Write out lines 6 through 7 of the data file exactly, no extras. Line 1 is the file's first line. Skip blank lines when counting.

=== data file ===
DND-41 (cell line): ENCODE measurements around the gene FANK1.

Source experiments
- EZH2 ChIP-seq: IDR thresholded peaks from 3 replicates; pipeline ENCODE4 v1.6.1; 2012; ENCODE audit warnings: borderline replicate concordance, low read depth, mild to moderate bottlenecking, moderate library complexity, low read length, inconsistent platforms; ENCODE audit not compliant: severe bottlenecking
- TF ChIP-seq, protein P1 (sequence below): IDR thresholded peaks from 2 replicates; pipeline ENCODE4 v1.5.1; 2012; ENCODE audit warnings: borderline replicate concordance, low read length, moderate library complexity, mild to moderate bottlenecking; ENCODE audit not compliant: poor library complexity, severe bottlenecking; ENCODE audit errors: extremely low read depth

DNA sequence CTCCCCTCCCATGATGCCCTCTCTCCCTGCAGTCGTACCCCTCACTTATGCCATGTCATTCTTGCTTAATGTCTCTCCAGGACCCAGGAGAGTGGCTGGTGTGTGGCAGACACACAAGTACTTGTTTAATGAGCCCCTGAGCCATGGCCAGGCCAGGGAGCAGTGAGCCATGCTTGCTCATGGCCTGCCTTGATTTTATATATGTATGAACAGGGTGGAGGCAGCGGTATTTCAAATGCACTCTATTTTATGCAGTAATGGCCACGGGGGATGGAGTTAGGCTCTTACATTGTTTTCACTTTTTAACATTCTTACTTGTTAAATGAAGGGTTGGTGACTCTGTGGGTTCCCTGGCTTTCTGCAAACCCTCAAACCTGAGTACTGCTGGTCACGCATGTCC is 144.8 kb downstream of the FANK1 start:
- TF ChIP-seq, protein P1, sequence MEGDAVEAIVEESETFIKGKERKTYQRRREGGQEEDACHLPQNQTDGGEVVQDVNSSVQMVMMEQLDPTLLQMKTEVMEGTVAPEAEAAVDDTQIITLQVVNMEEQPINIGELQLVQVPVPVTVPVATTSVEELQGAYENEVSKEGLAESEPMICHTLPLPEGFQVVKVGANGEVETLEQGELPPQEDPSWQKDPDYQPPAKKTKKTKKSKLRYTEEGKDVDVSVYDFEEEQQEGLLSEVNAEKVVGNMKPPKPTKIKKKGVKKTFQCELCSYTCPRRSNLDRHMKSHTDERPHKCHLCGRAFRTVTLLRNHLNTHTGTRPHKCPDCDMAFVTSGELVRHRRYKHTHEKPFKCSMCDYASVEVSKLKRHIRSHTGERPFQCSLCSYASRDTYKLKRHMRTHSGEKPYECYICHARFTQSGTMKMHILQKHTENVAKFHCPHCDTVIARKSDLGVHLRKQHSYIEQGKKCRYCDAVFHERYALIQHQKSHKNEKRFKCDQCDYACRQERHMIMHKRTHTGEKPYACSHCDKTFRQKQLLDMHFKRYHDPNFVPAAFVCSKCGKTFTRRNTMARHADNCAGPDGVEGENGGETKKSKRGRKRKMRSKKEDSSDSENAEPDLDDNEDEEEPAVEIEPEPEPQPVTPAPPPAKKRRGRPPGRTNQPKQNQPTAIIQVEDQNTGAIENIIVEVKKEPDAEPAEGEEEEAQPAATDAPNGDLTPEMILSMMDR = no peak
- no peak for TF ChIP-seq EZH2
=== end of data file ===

- TF ChIP-seq, protein P1, sequence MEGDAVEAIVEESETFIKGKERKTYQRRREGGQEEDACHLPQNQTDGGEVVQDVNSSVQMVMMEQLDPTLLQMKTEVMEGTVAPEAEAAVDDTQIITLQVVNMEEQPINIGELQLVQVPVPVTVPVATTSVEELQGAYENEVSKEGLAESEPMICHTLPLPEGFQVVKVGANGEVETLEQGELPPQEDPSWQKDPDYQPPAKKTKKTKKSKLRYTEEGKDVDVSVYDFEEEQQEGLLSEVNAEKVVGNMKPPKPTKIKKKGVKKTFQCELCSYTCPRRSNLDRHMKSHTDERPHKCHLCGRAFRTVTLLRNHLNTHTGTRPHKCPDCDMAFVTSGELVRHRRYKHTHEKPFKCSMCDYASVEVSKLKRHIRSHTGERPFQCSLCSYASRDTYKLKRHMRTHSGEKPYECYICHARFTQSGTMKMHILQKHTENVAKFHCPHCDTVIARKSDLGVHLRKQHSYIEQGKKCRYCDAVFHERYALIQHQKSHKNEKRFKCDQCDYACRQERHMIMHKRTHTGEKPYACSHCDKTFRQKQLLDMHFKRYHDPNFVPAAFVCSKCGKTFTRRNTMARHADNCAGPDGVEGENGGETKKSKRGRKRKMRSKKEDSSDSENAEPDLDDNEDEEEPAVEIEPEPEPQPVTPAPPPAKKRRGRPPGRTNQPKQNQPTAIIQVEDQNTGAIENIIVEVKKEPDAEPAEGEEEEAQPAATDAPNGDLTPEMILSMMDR = no peak
- no peak for TF ChIP-seq EZH2